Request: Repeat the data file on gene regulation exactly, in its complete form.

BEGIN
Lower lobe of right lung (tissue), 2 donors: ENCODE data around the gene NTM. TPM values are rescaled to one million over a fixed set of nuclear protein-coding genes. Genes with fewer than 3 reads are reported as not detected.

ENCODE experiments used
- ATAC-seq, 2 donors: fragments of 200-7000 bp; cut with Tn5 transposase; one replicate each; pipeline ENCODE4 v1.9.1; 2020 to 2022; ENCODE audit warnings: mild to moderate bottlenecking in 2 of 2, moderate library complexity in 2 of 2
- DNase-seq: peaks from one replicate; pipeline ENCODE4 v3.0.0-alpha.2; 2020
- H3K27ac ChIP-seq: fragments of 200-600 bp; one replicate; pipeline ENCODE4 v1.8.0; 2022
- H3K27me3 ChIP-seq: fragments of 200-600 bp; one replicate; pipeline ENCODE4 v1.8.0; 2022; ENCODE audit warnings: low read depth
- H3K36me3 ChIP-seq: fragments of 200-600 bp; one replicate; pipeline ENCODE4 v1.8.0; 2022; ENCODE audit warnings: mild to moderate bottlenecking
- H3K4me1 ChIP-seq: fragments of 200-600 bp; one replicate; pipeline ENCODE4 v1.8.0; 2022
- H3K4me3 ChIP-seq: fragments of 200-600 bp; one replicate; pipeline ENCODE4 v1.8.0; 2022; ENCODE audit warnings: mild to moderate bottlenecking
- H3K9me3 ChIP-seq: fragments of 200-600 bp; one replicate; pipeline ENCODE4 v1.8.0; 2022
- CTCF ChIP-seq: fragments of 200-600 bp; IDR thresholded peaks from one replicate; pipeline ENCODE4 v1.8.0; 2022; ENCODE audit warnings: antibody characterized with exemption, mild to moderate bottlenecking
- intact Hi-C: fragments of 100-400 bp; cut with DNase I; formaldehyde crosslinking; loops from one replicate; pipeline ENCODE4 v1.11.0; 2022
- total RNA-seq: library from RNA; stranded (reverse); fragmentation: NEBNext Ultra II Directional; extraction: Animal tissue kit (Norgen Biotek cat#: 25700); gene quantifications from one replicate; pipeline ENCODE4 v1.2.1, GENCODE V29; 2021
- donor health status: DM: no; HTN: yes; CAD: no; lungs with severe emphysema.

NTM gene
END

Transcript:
Lower lobe of right lung (tissue), 2 donors: ENCODE data around the gene NTM. TPM values are rescaled to one million over a fixed set of nuclear protein-coding genes. Genes with fewer than 3 reads are reported as not detected.

ENCODE experiments used
- ATAC-seq, 2 donors: fragments of 200-7000 bp; cut with Tn5 transposase; one replicate each; pipeline ENCODE4 v1.9.1; 2020 to 2022; ENCODE audit warnings: mild to moderate bottlenecking in 2 of 2, moderate library complexity in 2 of 2
- DNase-seq: peaks from one replicate; pipeline ENCODE4 v3.0.0-alpha.2; 2020
- H3K27ac ChIP-seq: fragments of 200-600 bp; one replicate; pipeline ENCODE4 v1.8.0; 2022
- H3K27me3 ChIP-seq: fragments of 200-600 bp; one replicate; pipeline ENCODE4 v1.8.0; 2022; ENCODE audit warnings: low read depth
- H3K36me3 ChIP-seq: fragments of 200-600 bp; one replicate; pipeline ENCODE4 v1.8.0; 2022; ENCODE audit warnings: mild to moderate bottlenecking
- H3K4me1 ChIP-seq: fragments of 200-600 bp; one replicate; pipeline ENCODE4 v1.8.0; 2022
- H3K4me3 ChIP-seq: fragments of 200-600 bp; one replicate; pipeline ENCODE4 v1.8.0; 2022; ENCODE audit warnings: mild to moderate bottlenecking
- H3K9me3 ChIP-seq: fragments of 200-600 bp; one replicate; pipeline ENCODE4 v1.8.0; 2022
- CTCF ChIP-seq: fragments of 200-600 bp; IDR thresholded peaks from one replicate; pipeline ENCODE4 v1.8.0; 2022; ENCODE audit warnings: antibody characterized with exemption, mild to moderate bottlenecking
- intact Hi-C: fragments of 100-400 bp; cut with DNase I; formaldehyde crosslinking; loops from one replicate; pipeline ENCODE4 v1.11.0; 2022
- total RNA-seq: library from RNA; stranded (reverse); fragmentation: NEBNext Ultra II Directional; extraction: Animal tissue kit (Norgen Biotek cat#: 25700); gene quantifications from one replicate; pipeline ENCODE4 v1.2.1, GENCODE V29; 2021
- donor health status: DM: no; HTN: yes; CAD: no; lungs with severe emphysema.

NTM gene